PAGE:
International Journal of Radiology and Radiation Oncology
Citation: Lalya I, Zaghba N, Andaloussi-Saghir K, Elmarjany M, Baddouh L, et al. (2016) Volumetric Modulated Arc Therapy versus Intensity Modulated Radiation Therapy in the Treatment of Prostate Cancer: A Systematic Literature Review. Int J Radiol Radiat Oncol 2(1): 015-020. DOI: http://dx.doi.org/10.17352/ijrro.000014 0015
3D conformal radiation therapy shows a significant decrease in the dose in the rectum and bladder with improved conformation to the target volumes [18,19]. IMRT typically uses five to seven static fields converging towards an isocenter located at the target volume, and the inverse planning system allow by introducing different constraints dose/volume, a very optimized dose distribution . In IMRT technique by static beams, motion of the MLC leaves may occur continuously (sliding window technique) or sequentially (step and shoot technique) [21,22]. The term VMAT or volumetric modulated arc therapy was introduced for the first time in 2008 by Karl Otto, to designate a new circular irradiation technique, which is the evolution of the intensity modulated arc therapy (IMAT) introduced by Yu in 1995 . A displacement of the MLC leaves with variable speed, a rotational displacement of the gantry with variable speed, a variation of the dose rate and a rotation of the collimator, characterize VMAT technique.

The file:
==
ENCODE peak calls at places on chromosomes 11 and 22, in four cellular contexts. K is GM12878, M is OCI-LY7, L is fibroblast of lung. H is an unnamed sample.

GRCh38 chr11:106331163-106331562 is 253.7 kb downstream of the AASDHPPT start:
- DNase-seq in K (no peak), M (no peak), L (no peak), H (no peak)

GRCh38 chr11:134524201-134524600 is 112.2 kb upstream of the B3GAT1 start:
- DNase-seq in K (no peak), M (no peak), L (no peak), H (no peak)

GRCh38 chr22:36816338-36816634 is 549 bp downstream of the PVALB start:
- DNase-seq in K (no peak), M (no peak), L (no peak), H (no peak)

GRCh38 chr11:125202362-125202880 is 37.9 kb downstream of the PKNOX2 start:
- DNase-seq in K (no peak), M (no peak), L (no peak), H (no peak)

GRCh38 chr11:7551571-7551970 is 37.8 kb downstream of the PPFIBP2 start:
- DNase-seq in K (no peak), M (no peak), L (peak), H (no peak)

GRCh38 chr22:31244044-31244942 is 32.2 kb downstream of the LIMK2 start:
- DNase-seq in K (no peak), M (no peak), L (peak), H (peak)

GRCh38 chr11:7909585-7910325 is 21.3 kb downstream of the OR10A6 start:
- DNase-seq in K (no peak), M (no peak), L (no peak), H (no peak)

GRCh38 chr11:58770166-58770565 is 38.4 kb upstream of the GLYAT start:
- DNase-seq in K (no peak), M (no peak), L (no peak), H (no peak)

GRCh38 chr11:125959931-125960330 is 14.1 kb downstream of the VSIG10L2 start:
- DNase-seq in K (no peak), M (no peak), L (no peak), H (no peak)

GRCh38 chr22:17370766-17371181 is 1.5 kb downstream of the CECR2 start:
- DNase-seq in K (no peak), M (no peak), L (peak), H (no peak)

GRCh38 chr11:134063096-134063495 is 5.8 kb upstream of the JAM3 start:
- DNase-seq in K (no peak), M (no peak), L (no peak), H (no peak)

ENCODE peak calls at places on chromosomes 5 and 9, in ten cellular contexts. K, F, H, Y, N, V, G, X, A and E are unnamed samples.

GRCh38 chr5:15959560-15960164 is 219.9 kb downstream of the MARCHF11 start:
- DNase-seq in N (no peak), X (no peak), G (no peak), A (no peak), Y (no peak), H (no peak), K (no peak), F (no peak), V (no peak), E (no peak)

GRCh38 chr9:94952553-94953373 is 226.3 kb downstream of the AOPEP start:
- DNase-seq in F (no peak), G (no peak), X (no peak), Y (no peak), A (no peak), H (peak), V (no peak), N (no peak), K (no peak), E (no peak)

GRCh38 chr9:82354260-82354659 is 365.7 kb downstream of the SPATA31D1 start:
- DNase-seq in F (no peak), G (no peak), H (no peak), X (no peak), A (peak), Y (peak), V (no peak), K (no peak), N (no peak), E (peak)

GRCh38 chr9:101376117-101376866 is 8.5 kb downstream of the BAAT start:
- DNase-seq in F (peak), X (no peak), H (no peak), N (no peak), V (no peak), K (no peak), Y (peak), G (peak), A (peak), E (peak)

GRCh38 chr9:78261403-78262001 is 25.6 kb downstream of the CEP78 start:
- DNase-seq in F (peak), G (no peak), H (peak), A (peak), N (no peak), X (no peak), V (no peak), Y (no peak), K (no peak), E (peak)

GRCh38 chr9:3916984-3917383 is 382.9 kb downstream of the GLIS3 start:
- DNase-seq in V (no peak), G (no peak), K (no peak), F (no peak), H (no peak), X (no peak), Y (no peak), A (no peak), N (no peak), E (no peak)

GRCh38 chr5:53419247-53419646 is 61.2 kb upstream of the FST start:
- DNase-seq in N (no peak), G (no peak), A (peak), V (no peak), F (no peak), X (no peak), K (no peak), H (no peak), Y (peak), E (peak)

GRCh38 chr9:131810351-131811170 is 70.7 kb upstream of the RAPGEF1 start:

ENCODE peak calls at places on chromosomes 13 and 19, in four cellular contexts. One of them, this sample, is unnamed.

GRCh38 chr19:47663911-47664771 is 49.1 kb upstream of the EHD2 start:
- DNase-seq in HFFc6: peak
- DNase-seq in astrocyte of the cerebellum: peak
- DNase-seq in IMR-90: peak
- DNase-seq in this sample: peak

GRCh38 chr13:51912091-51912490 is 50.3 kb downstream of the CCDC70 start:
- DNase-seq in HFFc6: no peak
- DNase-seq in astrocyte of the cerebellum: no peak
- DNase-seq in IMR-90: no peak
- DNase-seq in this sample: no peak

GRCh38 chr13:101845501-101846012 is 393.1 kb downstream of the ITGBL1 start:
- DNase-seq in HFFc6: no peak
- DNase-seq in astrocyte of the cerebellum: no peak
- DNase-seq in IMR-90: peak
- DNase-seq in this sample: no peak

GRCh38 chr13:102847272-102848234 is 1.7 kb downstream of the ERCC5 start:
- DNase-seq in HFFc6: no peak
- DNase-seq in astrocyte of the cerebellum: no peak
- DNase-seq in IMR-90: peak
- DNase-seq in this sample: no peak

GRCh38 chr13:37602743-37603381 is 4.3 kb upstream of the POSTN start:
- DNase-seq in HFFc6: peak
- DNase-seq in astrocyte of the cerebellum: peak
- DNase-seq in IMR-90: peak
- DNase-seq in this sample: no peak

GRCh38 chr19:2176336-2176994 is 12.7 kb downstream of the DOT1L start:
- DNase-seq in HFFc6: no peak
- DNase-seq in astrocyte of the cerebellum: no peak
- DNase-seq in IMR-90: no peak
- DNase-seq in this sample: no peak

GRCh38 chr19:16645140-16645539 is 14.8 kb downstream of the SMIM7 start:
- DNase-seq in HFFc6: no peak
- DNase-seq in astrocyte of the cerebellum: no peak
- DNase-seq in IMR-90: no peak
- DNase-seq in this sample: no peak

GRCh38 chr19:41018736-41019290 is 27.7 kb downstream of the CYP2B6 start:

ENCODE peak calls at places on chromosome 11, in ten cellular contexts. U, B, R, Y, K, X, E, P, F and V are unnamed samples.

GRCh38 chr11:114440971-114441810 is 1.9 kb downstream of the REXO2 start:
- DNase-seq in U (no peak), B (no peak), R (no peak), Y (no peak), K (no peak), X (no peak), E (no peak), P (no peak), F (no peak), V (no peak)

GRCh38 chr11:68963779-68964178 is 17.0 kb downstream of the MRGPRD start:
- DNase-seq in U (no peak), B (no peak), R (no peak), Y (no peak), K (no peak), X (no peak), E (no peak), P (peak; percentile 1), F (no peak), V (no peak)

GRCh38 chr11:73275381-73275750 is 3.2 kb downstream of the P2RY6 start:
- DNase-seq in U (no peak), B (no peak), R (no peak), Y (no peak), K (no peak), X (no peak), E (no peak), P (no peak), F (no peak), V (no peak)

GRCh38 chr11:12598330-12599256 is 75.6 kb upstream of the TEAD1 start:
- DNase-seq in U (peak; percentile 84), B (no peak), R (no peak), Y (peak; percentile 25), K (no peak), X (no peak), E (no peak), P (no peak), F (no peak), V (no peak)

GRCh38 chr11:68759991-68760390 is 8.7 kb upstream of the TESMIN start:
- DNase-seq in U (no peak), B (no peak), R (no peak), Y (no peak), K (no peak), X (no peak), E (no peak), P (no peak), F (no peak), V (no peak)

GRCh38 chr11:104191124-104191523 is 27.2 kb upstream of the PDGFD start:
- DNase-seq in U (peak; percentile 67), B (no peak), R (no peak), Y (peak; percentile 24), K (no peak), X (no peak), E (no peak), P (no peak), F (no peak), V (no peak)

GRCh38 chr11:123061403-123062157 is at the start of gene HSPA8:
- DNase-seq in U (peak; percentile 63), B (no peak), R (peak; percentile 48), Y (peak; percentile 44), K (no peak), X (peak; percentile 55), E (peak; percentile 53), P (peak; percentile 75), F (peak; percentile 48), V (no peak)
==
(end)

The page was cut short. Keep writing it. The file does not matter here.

Data on the potential benefits of VMAT compared to IMRT are few. Our work proposes through a systematic literature review to collect all the comparative studies published. Three types of comparison criteria will be discussed:
Criteria related to the target volumes coverage and protection of organs at risk
Background Prostate cancer is the leading cancer in men after the age of 50; he